WAV or MP3 audio for iMovie?

Discussion in 'Digital Video' started by rusty2192, Jul 9, 2012.

  1. rusty2192, Jul 9, 2012
    Last edited: Jul 9, 2012

    rusty2192 macrumors 6502a

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    #1
    I just got a new Tascam DR-05 audio recorder to go along with my Canon T2i for video. I will be using iMovie (either existing '09 or upgrade to '11) for my basic editing and post processing.

    The recorder is capable of recording in both WAV (16 and 24 bit) and MP3 formats, both at several rates. From what I understand, WAV files are not compatible with iMovie and would need to be converted before importing. So would it be better to go with the higher quality WAV format from the recorder and then convert at the computer to an acceptable format? Or would I be better off just going with MP3 straight from the source to cut out that extra conversion?

    As you can probably guess, I am a complete noob at video work. I usually hang out next door in the Digital Photography forum but I will be giving video a try this weekend.
     
  2. aarond12 macrumors 65816

    aarond12

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    #2
    You can convert your WAV files to AIFF. (Both are lossless formats.) iMovie works with AIFF just fine.
     
  3. rusty2192 thread starter macrumors 6502a

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    #3
    Thanks for the advice.

    I got the recorder in the mail today and tried it out right away. iMovie 09 actually had no problem importing the WAV file directly.
     
  4. TyroneShoes2 macrumors regular

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    Aug 17, 2011
    #4
    Wav converted to AIFF will have the benefit of higher quality than MP3, but it will also have the disadvantage of a larger file size. Your movies would be bigger with AIFF and you would need more CPU power to run the program and render transitions. If you have the CPU power and the available storage, AIFF might be the way to go. Otherwise, MP3, if you can stand the loss in quality.

    So its not a Hobson's choice, you have real options. I would experiment with high bit-rate MP3 to see if that will be good enough. If so, use that. Spoken-word stereo in MP3 can be as small as 64 kbps before quality loss is really noticeable, but I would start at 256 or higher, and move up or down from there, depending on how well that works out for you.

    Incidentally, wav to AIFF is not a re-encode, just a rewrap, so there should be no cross-conversion loss at all. They are also both uncompressed formats, so are "lossless" by definition (it is a misnomer to otherwise use the term "lossless" when referring to uncompressed formats, since compression is exactly what causes crossconversions to be potentially lossy in the first place).
     
  5. KeithPratt macrumors 6502a

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    #5
    Why would AIFF be more taxing on the CPU?

    Why? He's editing in iMovie, it'll need to be recompressed on output, so he'll see no benefit of the smaller file size in the finished piece. And when it's accompanying 40Mb/s video, the difference in file size between uncompressed and MP3 would be around 5%.
     
  6. TyroneShoes2, Jul 10, 2012
    Last edited: Jul 10, 2012

    TyroneShoes2 macrumors regular

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    #6
    Feel absolutely free to correct me if I'm wrong (and I get a sense that might be sport for you). Unlike the video, you are not using a proxy file for the audio, you are dealing with that directly. A CD-quality stereo file which is virtually the same as AAIF is more than 11 times the size of a 128 kbps MP3. As you scrub, stream, render, or play back, there are more bits to process. Larger file, more bits. More bits, more CPU cycles, and more VM paging. I assumed that was well-understood and basic enough not to need an explanation, but there it is for those who just couldn't do that math.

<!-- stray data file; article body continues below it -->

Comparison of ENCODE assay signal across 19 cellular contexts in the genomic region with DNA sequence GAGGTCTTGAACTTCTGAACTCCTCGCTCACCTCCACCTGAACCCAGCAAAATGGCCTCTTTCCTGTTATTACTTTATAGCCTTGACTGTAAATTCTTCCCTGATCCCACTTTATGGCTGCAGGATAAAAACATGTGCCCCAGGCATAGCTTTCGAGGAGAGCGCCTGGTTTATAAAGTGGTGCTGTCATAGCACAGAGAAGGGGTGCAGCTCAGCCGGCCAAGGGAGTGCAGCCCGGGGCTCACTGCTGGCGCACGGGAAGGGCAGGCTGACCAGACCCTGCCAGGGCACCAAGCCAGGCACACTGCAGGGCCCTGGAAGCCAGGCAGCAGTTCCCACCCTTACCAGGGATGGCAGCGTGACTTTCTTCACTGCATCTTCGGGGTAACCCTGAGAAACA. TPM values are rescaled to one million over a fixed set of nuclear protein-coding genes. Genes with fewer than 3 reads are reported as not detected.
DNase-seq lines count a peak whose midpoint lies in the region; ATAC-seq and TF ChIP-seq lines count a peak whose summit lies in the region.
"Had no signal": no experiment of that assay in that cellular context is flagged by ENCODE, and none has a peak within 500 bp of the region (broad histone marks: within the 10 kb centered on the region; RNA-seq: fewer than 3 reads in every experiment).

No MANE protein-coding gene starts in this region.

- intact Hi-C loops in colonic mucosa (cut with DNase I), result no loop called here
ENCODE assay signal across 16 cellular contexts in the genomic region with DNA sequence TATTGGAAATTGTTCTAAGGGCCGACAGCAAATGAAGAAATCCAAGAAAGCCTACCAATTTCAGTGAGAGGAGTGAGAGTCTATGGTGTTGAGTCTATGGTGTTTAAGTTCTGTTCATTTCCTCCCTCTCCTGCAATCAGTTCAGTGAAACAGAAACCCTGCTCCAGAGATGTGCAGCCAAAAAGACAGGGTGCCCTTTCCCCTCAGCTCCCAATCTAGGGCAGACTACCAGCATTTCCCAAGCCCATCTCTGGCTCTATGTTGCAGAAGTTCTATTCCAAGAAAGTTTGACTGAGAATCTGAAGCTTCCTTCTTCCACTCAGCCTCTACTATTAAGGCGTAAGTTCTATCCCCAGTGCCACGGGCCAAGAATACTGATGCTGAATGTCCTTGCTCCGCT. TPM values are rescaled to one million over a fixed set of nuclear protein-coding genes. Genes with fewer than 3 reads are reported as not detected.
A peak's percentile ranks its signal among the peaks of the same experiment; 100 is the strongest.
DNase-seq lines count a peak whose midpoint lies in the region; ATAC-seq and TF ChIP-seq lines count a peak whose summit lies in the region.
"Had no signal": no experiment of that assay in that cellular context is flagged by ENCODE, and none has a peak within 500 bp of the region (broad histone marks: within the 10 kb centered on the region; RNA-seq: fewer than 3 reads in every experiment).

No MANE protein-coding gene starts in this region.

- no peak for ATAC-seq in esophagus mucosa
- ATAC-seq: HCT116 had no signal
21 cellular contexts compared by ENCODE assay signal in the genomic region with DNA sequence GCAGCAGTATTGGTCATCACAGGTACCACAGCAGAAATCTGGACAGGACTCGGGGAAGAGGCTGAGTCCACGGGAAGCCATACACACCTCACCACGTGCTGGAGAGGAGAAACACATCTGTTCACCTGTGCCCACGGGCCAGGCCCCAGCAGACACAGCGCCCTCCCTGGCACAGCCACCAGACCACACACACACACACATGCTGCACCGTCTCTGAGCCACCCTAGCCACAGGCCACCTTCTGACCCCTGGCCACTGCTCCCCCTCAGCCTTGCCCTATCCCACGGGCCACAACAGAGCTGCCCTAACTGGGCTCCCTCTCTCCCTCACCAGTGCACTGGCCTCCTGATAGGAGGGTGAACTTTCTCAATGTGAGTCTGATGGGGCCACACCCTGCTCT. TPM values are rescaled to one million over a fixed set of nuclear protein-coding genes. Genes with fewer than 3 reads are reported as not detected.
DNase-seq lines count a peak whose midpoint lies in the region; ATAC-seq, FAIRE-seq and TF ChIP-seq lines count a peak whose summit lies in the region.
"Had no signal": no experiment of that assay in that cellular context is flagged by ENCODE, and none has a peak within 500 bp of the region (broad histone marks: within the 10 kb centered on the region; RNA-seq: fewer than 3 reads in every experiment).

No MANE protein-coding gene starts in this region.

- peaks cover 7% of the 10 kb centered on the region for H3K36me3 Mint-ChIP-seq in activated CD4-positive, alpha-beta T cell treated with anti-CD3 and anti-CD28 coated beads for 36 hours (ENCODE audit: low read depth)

Would that really be significant? Probably not for most situations. It likely depends on the platform you are using, and that is something that might be needed to be considered if you are using a less-beefy platform to do this. Our job as respondents is to overthink it so that the OP has all the facts. Then he can decide if that matters to him. That also probably really doesn't warrant an explanation, but then I am not the one who raised the question.

    On the other hand, possibly all of that would be offset by the decoding needed for the MP3. Since a $49 consumer device can decode mp3s as well as operate a GUI, maintain a database, and convert those MP3s to analog all day long without breaking a sweat, it seems like maybe that task is not really all that CPU-intensive. My best guess it that it would take more, but maybe it would actually take less CPU, and maybe that is why you felt the need to cryptically embolden the word "more". I just don't know; only you have that particular answer.

    If you have a theory, you can place it up against mine. But if you have an actual answer supported by facts, maybe you can actually teach us something we didn't know. That's cool; I'm all about learning and not so much about always having to be the smartest guy in the room. That's what I come here for. It would be nice to finally meet someone who actually has all the answers, so I can hardly wait.

    Yes. 5% LARGER, like I said. Whether that is significant would be up to the user. And he is not necessarily editing files at 40 Mb/s; scores of professional organizations, including the one I work for, still use DV25 or IMX30 on occasion. Since the OP is a self-described "complete noob at video work" I think we can assume he is not always going to be compelled to use pro-level bit rates on his consumer camera and recorder, and that's just fine, but it means that the audio could then be a great deal more than 5% of the file size. And that's for 2 tracks; he may want to use more.

    So much for whose is bigger. Turning to the recompression issue: